The Thinking LSAT community is growing, dear listeners. And it’s badass. The Facebook group is at nearly 1,000 members. There are more patrons than ever (thanks, y’all). And the Thinking LSAT team has just expanded to include Annalisa and Sarah, our two VIPs (Volunteer-Intern Producer/Supreme Gatekeepers). Can you say ”celebration emoji”? The guys give thanks to all y’all who volunteered to help. It was a highly qualified pool of candidates. But alas, only two can hold the title of Supreme Gatekeeper. Then it’s down to brass tacks. The guys have a quick philosophical discussion about the important things in life, like can God microwave a burrito so hot that God can’t eat it. That sort of thing.
The live Thinking LSAT prep class in NYC (August 25-26) is right around the corner, and Ben and Nathan are hyped. The July class was awesome. If you want to get some live LSAT instruction from the guys in The Big Apple, enroll here.
Before jumping into a bunch of listener mail, the guys discuss LSAC’s twitter posts and wonder aloud why it takes for-fucking-ever for LSAC to turn around LSAT scores. Three weeks?! Give us a break…
15:48 – Ben and Nathan share some news from a recent ABA meeting where the ABA made some decisions regarding the 509 and 501 reports.
22:17 – Email 1—Welp. Jackson is kicking ass right out of the gate. Early diagnostics are all in the high 160s. But he’s not satisfied. After prepping for several hours a day and taking four—count ‘em—four practice tests, he’s not seeing improvements. He plans to take the LSAT in November, and with the autumn quickly approaching, he’s not very happy that he’s failed to broach 170. Plus, he has some difficulty with LR questions, but can’t home in on exactly why. He asks the guys if they have seen folks like him move out of the 160s and into the 170s. Nathan and Ben tell Jackson to hold his damn horses and get some more practice under his belt. Come talk to us when you’ve got 40 tests under your belt, ya know? By checking out Nathan’s free online course and Ben’s free online course, the guys feel confident that Jackson will indeed graduate into the 170s. They also give him some tips on how to improve his score in LR sections.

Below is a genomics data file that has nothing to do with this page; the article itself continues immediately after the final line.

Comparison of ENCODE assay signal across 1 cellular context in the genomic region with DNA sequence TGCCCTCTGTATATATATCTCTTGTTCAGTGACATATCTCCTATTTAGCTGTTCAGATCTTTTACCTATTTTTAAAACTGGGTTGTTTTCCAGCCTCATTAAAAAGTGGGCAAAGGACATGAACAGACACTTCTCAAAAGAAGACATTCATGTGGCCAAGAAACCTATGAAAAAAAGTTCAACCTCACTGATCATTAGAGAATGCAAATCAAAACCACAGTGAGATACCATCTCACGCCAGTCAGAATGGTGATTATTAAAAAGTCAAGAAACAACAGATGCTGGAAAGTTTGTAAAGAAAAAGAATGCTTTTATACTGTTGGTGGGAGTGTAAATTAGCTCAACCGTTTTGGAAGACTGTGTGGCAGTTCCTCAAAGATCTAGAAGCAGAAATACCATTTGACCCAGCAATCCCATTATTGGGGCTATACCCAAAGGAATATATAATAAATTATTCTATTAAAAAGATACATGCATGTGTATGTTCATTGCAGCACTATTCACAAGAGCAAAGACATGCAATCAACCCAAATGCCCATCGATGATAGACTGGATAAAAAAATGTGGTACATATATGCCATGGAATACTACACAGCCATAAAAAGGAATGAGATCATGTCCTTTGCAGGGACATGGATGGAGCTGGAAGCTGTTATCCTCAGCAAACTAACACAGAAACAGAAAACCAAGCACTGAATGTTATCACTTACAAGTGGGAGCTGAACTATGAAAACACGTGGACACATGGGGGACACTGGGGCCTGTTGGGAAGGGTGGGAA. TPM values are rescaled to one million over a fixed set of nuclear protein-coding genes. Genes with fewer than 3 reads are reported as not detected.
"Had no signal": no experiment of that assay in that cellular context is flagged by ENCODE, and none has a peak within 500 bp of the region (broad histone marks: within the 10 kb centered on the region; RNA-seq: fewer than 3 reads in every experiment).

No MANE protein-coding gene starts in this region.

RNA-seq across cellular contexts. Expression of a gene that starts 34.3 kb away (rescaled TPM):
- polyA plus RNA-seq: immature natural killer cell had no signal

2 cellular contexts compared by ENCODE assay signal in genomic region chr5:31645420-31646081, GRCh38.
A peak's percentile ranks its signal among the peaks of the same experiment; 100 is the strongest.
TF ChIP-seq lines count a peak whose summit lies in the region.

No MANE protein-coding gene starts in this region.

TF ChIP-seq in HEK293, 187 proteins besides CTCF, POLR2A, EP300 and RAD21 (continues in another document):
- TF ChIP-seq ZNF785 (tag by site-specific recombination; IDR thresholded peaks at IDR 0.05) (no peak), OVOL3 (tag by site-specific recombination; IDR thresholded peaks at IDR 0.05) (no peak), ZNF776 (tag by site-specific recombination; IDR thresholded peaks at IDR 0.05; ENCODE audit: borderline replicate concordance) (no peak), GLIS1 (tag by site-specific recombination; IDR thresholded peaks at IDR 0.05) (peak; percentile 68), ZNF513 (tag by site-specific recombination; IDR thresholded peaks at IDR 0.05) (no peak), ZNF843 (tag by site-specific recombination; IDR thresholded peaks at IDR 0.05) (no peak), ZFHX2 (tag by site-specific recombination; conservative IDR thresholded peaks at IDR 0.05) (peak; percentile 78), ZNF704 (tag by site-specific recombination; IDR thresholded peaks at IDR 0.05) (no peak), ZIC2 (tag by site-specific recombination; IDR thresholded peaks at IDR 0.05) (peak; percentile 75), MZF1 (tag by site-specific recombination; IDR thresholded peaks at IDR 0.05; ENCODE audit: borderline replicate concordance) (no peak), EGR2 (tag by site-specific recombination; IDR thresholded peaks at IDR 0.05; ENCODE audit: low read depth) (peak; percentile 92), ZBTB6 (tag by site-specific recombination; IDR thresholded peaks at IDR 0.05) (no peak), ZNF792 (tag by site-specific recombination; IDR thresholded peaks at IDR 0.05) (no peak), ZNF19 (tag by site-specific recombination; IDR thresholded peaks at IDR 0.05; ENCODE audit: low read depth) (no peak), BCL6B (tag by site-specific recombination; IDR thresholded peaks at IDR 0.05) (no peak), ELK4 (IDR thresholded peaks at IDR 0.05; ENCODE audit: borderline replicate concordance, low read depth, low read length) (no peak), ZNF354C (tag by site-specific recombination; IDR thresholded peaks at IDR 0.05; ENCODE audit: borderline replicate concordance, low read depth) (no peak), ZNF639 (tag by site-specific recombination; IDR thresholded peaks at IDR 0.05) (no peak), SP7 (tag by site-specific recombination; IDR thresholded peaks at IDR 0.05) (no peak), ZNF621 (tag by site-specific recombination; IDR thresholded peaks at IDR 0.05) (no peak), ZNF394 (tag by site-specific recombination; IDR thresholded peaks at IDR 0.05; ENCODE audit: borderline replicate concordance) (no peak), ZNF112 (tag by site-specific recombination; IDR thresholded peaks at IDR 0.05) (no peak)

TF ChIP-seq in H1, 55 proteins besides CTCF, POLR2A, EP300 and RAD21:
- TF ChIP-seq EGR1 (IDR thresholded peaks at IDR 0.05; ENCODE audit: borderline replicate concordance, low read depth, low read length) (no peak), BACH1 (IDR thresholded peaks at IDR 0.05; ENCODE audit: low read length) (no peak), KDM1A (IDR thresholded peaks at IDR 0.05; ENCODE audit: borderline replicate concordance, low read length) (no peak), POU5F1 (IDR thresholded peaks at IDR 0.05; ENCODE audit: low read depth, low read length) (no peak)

37:28 – Email 2—ILLogical Reasoning writes in to ask the guys about her personal statement. Her personal statement, she says, is the thing she’s most concerned about when it comes to applying to law school. Even though she’s active in a bunch of student organizations and has had a bunch of jobs, she doesn’t think she has an inspiring story to tell. The guys set the record straight. With a 3.98 GPA and an LSAT score in the 160s, you’re certainly a candidate for a T14 school, IR. And you don’t even need to have a juicy personal statement to get in! Still, Ben and Nathan give her some ideas about where to find inspiration for her personal statement, and suggest she pick up a copy of Ann Levine’s The Law School Admission Game: Play Like An Expert.
43:41 – Email 3—Rosa wants to know some of the particulars about getting accommodations on the LSAT. She’s only recently been diagnosed with depression and anxiety, and she wants to know if the guys think she stands a chance at getting accommodated testing. The guys basically tell Rosa to call LSAC, check out the LSAC website, register for the test, and apply for accommodations. That’s the only way to know if you qualify! But, hey, for what it’s worth, we haven’t heard of anyone being denied…
46:18 – Email 4—B.A.H. from Texas writes a particularly confusing-as-eff email that the guys try to decipher. It sounds like BAH is dealing with a poor LSAC GPA and is wondering if he should write an addendum. He wants to know if the guys’ personal-statement service includes help with addenda. The answer is “no,” but the guys try their best to answer BAH’s questions.
59:02 – Email 5—Jonathan’s been doing pretty well in his prep. But the LG sections are stumping him—even with Nathan’s Logic Games Playbook by his side. Hybrid games in particular are tripping him up. Ben and Nathan talk about ways to improve on the games, including making worlds and tackling the games from a new angle.
1:12:10 – Email 6—If you were to take the test and get a perfect score on three out of four sections, but then get 10 wrong in the fourth section, which section type would be the least concerning to go -10 in, as a prospective law student? That’s what anonymous wants to know. You’d likely still get a 170 on the test, but you’d go -10 in an LG, LR, or RC section. So, which would be the…best?…as in the best to be the worst? The guys discuss.